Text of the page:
CHAPTER FOURTEEN: Diverse critical situations and acute somatizations

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Among the difficulties encountered in analytic work, some appear in an acute form and may catch the analyst unawares. Critical states occur unforeseeably, unexpected somatic accidents, for instance. These can range from cardiovascular conditions, a heart attack, for example, or other no less worrying conditions such as ulcers or sudden haemorrhages—prodomal manifestations of an underlying affection that remains to be discovered. Many other symptoms of somatic decompensation can manifest themselves suddenly. In all these cases, the analyst must refer the patient to the doctor. But it is important to add that he should not adopt an artificial or indifferent attitude as a demonstration of his neutrality. I even think that while the patient is receiving medical care, the analyst should stay in contact with the medical team, perhaps even visit the patient and, above all, recommend the resumption of analytic sessions as soon as possible, naturally with the doctors’ agreement.

Psychical symptoms can also be a cause of concern for us. For instance, the deterioration of a depression that was initially concealed, but which becomes patent under the influence of circumstances that have since made the situation intolerable. The analyst then feels bound to recommend recourse to medication. In this case, it is better to ask a psychiatric colleague to make the prescription and to follow up the patient’s treatment, but this may entail interrupting the analysis, and may even require the patient’s hospital-ization. It is preferable to work together with a colleague whose qualities one recognizes, and with whom it is possible to collaborate, than to feign indifference under the pretext of neutrality.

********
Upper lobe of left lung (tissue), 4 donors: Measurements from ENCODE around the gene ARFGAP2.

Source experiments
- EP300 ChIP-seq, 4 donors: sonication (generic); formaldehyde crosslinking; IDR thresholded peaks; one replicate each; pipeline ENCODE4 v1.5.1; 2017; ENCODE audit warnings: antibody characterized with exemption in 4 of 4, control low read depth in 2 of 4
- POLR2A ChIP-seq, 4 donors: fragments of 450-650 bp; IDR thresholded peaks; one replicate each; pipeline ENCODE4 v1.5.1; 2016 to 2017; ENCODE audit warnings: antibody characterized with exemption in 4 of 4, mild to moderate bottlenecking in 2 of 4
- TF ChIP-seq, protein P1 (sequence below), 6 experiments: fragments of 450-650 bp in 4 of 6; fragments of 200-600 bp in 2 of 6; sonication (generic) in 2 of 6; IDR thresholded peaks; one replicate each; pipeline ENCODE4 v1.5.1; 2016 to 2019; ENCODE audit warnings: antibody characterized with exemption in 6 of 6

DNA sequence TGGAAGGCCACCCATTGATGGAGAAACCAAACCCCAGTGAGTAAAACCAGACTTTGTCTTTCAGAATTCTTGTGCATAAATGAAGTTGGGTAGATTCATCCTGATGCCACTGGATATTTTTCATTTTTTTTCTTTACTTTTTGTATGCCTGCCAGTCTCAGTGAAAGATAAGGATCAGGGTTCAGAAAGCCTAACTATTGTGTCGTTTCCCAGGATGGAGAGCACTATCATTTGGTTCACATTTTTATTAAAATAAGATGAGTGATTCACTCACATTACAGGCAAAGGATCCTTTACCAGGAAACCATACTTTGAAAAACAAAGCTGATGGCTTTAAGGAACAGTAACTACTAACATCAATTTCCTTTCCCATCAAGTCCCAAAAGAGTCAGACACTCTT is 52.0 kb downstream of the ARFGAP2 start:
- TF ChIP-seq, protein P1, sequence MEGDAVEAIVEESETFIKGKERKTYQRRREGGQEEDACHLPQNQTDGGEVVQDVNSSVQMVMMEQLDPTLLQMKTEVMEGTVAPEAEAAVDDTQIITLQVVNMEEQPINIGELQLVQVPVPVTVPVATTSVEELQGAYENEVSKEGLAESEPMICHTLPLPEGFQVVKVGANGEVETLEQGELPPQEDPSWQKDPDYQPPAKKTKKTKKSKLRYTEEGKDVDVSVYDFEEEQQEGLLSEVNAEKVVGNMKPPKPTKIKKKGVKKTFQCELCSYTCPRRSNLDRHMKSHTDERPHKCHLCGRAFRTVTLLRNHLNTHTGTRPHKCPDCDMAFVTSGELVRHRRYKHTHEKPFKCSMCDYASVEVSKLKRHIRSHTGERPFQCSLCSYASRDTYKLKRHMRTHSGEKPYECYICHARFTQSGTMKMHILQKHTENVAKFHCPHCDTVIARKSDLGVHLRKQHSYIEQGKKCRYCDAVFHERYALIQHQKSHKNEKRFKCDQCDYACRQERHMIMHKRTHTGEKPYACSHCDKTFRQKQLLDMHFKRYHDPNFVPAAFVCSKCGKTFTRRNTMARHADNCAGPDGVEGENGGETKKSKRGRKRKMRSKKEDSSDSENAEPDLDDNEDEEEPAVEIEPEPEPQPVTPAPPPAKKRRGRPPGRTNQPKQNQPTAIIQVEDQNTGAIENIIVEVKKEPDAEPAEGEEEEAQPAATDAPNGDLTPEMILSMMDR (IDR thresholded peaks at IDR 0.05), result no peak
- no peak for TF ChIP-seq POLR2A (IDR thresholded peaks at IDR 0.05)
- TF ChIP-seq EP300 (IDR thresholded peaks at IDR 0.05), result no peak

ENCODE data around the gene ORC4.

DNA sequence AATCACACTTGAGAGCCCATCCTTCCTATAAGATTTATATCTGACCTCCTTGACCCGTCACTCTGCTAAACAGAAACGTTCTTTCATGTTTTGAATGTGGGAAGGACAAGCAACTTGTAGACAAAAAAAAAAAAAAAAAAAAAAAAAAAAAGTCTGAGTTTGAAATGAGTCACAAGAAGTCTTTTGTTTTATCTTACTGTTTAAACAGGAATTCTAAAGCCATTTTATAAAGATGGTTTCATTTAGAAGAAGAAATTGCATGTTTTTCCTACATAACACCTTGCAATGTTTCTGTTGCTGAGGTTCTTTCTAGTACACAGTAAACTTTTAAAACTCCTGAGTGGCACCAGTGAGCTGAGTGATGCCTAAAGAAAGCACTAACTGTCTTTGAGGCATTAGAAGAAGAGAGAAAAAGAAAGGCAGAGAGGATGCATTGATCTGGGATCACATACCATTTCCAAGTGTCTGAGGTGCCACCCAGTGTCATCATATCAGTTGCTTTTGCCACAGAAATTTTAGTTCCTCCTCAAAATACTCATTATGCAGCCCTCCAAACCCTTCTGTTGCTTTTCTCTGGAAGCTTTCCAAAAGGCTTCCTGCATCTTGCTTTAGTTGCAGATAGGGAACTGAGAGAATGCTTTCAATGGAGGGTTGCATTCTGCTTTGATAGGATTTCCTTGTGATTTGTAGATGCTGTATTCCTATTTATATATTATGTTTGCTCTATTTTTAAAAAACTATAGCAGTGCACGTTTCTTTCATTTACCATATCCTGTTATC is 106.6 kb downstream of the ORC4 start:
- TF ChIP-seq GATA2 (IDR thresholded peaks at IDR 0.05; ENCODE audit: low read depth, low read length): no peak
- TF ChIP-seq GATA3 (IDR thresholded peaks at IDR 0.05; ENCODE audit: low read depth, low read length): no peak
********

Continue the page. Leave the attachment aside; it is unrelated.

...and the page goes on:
CHAPTER FIFTEEN: Causes and remedies

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Questions

However obscure the content of this chapter may seem, its importance should not be underestimated. The issues raised here can scarcely be avoided. Which questions are more pressing than the following: Why speak of the disillusions of psychoanalytic work? What are their causes? And, last, how are these states to be overcome? How do psychoanalysts manage to get the better of them? Can they hope to achieve this or are they doomed to accept a chronic state that leaves no other outcome than a palliative treatment for the rest of the patient’s life? There has been much criticism in recent years of the inefficacy of psychoanalysis, with the miracle solution of cognitivist treatments being proposed as an alternative. Although psychoanalysts have often not come up with much to counter the criticisms of the cognitivists (apart from their partiality or bad faith in seeking to get rid of psychoanalysis and the treatments inspired by it), the best results of cognitivist therapies have, in practice, proved illusory. In the long run, the cognitivist criticisms of psychoanalysis have only succeeded in turning away a small portion of those who had resorted to the treatment of psychoanalysts, without their being obliged to make a call to arms in order to recover those patients who had temporarily been shaken by the vigour of the attack before pulling themselves together and continuing to put their trust in psychoanalysis as the only reliable method.